Face-Off: My response to the 2018 RISD Assignment “Threshold”

Stella Sun
3 min readFeb 23, 2024


As part of my 2018 application to RISD’s BFA program, I took part in the RISD Assignment to create two responses to the word “threshold.” I was admitted but ultimately chose to accept CCA’s Interaction Design BFA instead. Although RISD recently removed the Assignment, I’d like to share my project and process to inspire others who might be considering art school!

Face-Off: My response to the 2018 RISD Assignment “threshold”

Threshold measures a line of absolute that divides two aspects onto either side of the line. I began by exploring this duality that a threshold creates through a common entity — the human face. The human face can easily recognize other faces, and is itself easily recognizable. Thus, we can imagine the face as a platform that gives and receives information, and I decided to measure the threshold of this information exchange — how easily a face can be recognized.

In the first of my two explorations, I applied the threshold of facial recognition to our interactions with technology. I chose Snapchat’s facial recognition system as a representative for digital facial detection, as it was one of the most accessible systems with an extremely large database of facial samples during 2017. I used the detection system to determine the minimum threshold of information required by the program to determine a face.

Early tests to determine which alterations that can obscure the face from digital detectors. You can test for yourself which faces can be picked up by smartphone filters!

I experimented with images of fellow artists around me using found materials to find the minimum distortion required to obscure the face from Snapchat’s detection system. This resulted in a collection of portrait collages that appeared both random and intentional. I used a found assortment of materials combined with careful staging and iterative testing. For example, in one variation I kept the overall position of the facial features and created uneven and sporadic ripples away from the central traits. Ultimately, I created a collection of images that are easily recognizable by the human eye as portraits of faces, but unrecognizable to a digital facial detection program. (This project was created in 2017 and was tested on Snapchat’s facial recognition program at the same time. Results with newer technology might differ.)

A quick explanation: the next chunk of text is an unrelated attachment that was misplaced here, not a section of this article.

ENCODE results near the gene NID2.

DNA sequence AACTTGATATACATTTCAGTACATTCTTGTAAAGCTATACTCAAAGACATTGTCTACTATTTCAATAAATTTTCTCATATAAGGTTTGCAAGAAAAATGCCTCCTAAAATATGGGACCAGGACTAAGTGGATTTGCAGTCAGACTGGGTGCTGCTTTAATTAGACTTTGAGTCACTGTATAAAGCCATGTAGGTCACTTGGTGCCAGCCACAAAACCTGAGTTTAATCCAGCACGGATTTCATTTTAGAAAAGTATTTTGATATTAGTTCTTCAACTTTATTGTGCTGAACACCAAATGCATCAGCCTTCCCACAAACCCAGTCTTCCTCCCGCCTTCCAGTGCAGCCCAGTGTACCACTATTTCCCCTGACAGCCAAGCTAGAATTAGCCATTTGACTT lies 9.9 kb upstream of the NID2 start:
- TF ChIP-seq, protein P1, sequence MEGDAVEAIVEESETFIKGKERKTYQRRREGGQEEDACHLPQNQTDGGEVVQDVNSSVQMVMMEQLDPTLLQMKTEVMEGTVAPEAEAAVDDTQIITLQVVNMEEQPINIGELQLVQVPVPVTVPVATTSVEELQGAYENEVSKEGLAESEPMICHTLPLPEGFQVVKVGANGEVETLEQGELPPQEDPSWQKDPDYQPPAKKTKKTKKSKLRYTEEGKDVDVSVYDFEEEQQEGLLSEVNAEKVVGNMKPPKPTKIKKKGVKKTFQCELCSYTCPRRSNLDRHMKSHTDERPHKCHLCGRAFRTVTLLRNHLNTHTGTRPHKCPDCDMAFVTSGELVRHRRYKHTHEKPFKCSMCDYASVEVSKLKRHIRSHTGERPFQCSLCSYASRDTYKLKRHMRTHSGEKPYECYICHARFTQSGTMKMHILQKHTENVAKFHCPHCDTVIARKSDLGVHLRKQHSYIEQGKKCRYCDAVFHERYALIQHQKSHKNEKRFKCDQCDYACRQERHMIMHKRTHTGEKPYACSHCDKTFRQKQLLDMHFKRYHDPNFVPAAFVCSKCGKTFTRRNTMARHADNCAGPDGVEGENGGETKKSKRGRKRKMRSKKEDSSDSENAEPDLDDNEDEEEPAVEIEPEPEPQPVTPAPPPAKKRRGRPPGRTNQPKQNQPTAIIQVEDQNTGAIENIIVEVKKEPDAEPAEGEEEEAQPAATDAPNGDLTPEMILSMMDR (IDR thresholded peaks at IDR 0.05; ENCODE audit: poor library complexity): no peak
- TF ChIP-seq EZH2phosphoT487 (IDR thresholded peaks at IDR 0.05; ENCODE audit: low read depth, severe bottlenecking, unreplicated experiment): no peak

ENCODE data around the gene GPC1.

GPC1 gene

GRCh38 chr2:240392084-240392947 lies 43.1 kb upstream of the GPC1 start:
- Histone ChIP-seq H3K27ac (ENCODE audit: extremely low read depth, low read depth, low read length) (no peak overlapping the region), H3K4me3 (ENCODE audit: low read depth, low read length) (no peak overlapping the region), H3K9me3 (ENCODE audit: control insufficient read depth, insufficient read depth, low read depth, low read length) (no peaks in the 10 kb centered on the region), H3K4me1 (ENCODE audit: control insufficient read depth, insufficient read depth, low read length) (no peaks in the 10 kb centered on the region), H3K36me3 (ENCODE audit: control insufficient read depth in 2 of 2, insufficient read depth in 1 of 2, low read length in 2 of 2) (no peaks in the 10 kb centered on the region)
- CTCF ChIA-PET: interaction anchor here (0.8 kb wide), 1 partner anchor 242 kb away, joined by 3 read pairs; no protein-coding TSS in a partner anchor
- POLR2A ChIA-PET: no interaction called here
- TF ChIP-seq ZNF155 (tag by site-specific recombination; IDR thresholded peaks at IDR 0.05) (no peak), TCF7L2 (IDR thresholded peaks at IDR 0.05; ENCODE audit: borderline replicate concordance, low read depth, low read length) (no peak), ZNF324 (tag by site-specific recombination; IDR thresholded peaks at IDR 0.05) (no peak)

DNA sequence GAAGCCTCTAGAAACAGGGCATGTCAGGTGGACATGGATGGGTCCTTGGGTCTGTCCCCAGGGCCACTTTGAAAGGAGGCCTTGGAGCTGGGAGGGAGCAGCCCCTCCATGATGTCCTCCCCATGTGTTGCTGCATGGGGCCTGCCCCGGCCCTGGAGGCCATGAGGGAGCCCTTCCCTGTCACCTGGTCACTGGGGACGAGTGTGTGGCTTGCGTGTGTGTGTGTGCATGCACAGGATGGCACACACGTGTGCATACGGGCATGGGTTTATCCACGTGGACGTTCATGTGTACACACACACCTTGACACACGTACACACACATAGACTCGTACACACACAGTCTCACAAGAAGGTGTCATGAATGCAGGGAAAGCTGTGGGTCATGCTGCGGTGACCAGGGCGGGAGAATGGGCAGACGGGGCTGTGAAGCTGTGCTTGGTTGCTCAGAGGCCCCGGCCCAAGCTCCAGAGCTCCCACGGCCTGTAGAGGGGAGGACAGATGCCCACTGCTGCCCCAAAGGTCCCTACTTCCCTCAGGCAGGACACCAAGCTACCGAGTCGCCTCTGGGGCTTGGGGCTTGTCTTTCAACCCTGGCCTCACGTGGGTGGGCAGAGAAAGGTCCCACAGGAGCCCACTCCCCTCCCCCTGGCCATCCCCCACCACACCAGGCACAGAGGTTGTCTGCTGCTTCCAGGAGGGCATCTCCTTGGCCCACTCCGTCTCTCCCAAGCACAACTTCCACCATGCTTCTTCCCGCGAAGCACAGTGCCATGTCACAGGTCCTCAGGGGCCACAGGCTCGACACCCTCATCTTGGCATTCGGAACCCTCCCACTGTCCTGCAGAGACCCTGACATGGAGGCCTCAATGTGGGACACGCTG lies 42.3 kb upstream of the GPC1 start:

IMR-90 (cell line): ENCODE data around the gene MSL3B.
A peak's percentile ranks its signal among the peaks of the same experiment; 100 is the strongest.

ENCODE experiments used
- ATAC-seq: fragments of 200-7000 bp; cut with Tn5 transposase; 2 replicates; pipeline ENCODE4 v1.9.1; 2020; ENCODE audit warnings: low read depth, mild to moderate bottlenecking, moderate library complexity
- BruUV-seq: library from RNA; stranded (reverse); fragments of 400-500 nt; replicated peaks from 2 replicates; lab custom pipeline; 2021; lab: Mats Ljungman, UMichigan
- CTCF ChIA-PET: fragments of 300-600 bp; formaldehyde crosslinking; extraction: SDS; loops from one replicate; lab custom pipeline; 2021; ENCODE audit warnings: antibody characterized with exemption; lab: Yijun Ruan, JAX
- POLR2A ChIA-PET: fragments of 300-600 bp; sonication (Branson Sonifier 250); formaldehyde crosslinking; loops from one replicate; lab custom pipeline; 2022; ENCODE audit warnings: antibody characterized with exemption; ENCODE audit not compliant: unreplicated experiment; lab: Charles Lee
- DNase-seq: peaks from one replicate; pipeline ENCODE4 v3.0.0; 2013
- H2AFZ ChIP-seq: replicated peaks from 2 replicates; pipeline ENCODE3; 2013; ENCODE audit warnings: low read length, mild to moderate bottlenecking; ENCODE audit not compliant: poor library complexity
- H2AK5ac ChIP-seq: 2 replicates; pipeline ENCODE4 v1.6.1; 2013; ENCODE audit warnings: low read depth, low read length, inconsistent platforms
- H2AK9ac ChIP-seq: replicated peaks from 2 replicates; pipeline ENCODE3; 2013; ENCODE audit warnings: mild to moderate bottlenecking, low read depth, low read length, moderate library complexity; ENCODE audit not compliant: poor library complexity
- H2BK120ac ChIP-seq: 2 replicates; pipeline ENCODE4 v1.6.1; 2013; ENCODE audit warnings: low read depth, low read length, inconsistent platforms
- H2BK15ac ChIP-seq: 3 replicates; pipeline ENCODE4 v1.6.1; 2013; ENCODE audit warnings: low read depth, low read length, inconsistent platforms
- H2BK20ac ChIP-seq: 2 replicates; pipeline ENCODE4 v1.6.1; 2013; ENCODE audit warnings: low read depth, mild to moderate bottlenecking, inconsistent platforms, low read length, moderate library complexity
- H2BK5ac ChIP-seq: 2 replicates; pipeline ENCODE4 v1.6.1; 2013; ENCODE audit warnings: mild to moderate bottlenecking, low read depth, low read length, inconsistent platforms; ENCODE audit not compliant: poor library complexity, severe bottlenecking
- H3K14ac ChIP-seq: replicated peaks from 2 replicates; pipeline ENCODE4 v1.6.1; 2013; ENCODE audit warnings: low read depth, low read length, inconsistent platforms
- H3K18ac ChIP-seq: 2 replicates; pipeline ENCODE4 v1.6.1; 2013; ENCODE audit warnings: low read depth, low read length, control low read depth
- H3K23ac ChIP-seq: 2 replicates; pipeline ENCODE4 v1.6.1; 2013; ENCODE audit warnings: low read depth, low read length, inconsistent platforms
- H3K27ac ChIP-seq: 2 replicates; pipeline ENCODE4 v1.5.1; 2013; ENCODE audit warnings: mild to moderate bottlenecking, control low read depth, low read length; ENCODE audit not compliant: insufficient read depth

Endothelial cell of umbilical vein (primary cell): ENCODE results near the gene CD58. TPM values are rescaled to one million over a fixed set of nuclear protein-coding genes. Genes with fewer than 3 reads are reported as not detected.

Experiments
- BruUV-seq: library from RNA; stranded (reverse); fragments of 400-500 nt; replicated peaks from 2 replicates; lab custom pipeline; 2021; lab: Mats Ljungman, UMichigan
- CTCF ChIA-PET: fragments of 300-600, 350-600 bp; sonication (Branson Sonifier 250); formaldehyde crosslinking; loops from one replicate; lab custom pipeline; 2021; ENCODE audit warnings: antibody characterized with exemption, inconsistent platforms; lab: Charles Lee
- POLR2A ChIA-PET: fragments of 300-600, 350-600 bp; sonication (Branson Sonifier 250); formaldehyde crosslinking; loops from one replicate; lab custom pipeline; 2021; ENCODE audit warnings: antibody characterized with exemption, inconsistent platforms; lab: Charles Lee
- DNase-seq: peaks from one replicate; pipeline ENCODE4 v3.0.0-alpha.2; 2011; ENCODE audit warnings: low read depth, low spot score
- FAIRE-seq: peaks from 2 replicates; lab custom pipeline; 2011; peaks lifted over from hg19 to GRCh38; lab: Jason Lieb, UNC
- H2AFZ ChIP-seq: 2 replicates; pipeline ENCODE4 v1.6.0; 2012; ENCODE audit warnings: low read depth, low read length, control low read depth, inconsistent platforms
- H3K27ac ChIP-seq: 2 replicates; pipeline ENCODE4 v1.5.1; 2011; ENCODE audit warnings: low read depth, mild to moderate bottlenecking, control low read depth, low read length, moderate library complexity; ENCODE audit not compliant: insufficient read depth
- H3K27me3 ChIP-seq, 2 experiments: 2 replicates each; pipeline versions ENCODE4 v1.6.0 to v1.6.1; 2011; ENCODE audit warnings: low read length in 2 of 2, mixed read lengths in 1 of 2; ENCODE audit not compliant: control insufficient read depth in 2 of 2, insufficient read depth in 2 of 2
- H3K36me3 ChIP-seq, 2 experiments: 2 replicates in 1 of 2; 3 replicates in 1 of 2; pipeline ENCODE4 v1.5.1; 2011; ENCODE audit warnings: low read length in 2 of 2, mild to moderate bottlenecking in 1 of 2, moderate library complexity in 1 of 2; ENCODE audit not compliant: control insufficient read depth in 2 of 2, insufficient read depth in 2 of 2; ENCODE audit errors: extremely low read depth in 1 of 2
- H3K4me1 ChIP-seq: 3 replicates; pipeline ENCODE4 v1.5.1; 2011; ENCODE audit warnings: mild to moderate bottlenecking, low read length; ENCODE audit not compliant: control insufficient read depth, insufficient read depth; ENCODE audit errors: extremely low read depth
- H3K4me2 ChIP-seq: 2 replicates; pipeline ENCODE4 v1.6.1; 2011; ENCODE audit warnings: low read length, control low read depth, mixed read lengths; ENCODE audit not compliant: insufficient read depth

My first response to the RISD Assignment.

As the first exploration concluded in a set of images, I decided to bring my second round of explorations into a three-dimensional space. Furthermore, I wanted to push the threshold of recognition further to challenge the ability of a human to recognize a fellow face. I began by formulating a list of base features that allow a face to be detected by Snapchat, then sculpted the features into a bust-like model, which resulted in an organic structure that holds an uncanny human-like appearance.

Notes on the minimum threshold of information required for a facial detector to determine a face, as well as a paper mache bust with the features sculpted into it.

I then projected images from my first response onto the model, turning them from flat surfaces to three-dimensional landscapes with seemingly human faces emerging from the extrusions. The overlay of images from the threshold of recognition for a digital recognition program on top of a structure on the threshold of human recognition creates an object that challenges the facial detection system of the human eye.

My second response to the RISD Assignment. Which images do you recognize as faces, and which facial features do you find to be most easily recognizable?

The surfaces distort themselves at different angles as the observer circulates the object, weaving the threshold into every perspective, while changing its visual appearance. In future iterations, I would like to explore a responsive model or environment that can provide the user with a mirror-like reflection that distorts the user’s image and perception in real-time.